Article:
CONTEXT: Diagnosis of subclinical adrenal hypercortisolism is based on several tests of the hypothalamic-pituitary-adrenal axis to establish mild alterations of cortisol secretion and dysregulated cortisol physiology. OBJECTIVE: We assessed whether plasma steroid profiles might assist diagnosis of subclinical Cushing syndrome (SC). DESIGN: Retrospective cross-sectional study. SETTING: Two tertiary medical centers. PATIENTS: Of 208 patients tested for hypercortisolism, disease was excluded in 152 and confirmed in 21 with overt adrenal Cushing syndrome (AC) compared to 35 with SC. Another 277 age- and sex-matched hypertensive and normotensive volunteers were included for reference. MAIN OUTCOME MEASURES: A panel of 15 plasma steroids was measured by mass spectrometry, with classification by discriminant analysis. RESULTS: Patients with SC had lower plasma concentrations of dehydroepiandrosterone and dehydroepiandrosterone-sulfate than subjects without SC (P < 0.05). The largest increases (P < 0.001) in plasma steroids among patients with SC were observed for 11-deoxycortisol and 11-deoxycorticosterone. Nevertheless, concentrations of 11-deoxycorticosterone, 11-deoxycortisol, and pregnenolone in patients with AC were higher (P < 0.05) than in those with SC. Patients with SC or AC could be distinguished from subjects without disease using this combination of steroids as precisely as with use of measurements of serum cortisol after administration of dexamethasone. The steroid combination provided superior diagnostic performance compared with each of the other routine biochemical tests. CONCLUSION: Distinct plasma steroid profiles in patients with SC may provide a simple and reliable screening method for establishing the diagnosis.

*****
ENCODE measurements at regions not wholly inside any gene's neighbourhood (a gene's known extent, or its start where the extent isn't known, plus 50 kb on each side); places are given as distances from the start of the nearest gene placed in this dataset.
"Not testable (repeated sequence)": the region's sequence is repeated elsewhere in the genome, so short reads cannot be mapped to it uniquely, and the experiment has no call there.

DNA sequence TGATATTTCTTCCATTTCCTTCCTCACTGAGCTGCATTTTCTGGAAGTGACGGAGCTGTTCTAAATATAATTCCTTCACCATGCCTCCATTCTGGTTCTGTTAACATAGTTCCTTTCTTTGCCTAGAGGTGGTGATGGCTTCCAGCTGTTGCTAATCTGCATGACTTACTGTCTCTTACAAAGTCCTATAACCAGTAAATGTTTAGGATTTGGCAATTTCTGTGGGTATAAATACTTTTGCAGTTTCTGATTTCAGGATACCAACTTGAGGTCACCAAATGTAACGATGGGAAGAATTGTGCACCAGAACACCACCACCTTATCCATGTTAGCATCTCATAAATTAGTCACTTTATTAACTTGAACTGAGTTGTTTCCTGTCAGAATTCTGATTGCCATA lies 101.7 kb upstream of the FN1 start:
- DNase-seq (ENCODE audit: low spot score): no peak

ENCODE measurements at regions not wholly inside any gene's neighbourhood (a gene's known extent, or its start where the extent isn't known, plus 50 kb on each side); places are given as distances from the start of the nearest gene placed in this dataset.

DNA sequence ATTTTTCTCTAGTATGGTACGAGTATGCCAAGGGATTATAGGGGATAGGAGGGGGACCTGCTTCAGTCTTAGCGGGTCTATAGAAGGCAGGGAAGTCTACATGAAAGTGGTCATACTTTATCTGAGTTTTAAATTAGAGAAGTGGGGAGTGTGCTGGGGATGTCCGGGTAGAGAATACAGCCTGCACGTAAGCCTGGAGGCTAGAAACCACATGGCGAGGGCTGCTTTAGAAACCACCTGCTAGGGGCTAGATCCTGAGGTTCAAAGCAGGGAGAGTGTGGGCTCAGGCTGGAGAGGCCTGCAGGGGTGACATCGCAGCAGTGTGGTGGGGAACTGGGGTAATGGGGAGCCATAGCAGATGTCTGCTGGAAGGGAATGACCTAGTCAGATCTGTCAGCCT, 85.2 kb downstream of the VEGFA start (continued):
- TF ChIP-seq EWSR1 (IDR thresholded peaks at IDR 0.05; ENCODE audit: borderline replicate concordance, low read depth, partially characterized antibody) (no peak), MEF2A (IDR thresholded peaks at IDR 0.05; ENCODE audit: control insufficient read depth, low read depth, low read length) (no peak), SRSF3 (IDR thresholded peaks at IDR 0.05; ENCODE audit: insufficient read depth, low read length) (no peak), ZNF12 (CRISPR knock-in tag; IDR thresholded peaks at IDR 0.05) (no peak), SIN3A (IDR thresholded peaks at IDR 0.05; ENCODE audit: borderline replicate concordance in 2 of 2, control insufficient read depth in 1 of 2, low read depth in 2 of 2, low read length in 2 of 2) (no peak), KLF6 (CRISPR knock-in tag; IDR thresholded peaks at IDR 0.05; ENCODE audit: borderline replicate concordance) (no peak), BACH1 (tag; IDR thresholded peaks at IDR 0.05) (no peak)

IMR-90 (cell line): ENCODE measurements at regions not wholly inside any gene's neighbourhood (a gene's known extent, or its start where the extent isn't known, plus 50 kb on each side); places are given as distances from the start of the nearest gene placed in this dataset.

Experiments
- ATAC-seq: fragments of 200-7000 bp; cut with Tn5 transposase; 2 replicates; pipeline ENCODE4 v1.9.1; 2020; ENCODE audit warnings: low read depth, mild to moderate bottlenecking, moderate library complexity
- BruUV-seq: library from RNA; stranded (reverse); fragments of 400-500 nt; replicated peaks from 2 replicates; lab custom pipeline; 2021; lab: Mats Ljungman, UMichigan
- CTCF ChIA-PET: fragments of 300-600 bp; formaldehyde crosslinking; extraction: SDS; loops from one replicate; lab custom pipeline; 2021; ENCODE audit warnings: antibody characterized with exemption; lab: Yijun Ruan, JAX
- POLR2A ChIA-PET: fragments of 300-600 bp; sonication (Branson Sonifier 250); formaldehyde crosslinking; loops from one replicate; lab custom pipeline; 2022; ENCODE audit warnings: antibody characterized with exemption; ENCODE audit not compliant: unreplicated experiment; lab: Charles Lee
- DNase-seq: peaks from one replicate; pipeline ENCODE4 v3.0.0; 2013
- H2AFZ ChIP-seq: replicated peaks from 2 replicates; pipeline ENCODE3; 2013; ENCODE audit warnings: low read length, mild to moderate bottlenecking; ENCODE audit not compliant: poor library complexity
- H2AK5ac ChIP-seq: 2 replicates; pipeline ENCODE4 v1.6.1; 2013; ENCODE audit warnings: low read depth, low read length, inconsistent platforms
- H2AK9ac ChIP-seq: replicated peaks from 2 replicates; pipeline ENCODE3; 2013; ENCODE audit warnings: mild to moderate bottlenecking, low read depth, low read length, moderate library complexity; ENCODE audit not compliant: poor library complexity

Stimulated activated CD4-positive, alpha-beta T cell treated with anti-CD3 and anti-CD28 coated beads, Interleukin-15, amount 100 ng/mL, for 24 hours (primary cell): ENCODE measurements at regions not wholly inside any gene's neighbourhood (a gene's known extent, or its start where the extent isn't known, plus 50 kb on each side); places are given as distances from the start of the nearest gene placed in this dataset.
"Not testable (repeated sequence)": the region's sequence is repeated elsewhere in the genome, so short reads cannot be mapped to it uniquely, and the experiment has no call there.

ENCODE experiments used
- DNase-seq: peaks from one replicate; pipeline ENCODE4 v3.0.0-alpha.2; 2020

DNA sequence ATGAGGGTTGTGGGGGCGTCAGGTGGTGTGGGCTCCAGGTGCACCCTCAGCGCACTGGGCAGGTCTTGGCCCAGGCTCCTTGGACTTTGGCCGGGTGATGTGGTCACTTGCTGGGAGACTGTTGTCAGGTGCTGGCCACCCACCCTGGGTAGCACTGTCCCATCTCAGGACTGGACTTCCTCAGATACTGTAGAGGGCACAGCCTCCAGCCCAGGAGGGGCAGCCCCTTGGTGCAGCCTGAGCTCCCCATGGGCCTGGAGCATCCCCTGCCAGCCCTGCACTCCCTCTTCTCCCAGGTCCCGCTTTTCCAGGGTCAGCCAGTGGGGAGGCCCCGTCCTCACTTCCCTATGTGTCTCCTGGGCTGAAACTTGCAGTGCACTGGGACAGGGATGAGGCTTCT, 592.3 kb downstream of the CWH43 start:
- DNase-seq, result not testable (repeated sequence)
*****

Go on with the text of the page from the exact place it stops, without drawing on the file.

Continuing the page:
Plasma Steroid Profiles in Subclinical Compared With Overt Adrenal Cushing Syndrome

Di Dalmazi G.;
2019

Abstract

CONTEXT: Diagnosis of subclinical adrenal hypercortisolism is based on several tests of the hypothalamic-pituitary-adrenal axis to establish mild alterations of cortisol secretion and dysregulated cortisol physiology. OBJECTIVE: We assessed whether plasma steroid profiles might assist diagnosis of subclinical Cushing syndrome (SC). DESIGN: Retrospective cross-sectional study. SETTING: Two tertiary medical centers. PATIENTS: Of 208 patients tested for hypercortisolism, disease was excluded in 152 and confirmed in 21 with overt adrenal Cushing syndrome (AC) compared to 35 with SC. Another 277 age- and sex-matched hypertensive and normotensive volunteers were included for reference. MAIN OUTCOME MEASURES: A panel of 15 plasma steroids was measured by mass spectrometry, with classification by discriminant analysis. RESULTS: Patients with SC had lower plasma concentrations of dehydroepiandrosterone and dehydroepiandrosterone-sulfate than subjects without SC (P < 0.05). The largest increases (P < 0.001) in plasma steroids among patients with SC were observed for 11-deoxycortisol and 11-deoxycorticosterone. Nevertheless, concentrations of 11-deoxycorticosterone, 11-deoxycortisol, and pregnenolone in patients with AC were higher (P < 0.05) than in those with SC. Patients with SC or AC could be distinguished from subjects without disease using this combination of steroids as precisely as with use of measurements of serum cortisol after administration of dexamethasone. The steroid combination provided superior diagnostic performance compared with each of the other routine biochemical tests. CONCLUSION: Distinct plasma steroid profiles in patients with SC may provide a simple and reliable screening method for establishing the diagnosis.
Masjkur J.; Gruber M.; Peitzsch M.; Kaden D.; Di Dalmazi G.; Bidlingmaier M.; Zopp S.; Langton K.; Fazel J.; Beuschlein F.; Bornstein S.R.; Reincke M.; Eisenhofer G.
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Utilizza questo identificativo per citare o creare un link a questo documento: http://hdl.handle.net/11585/725275
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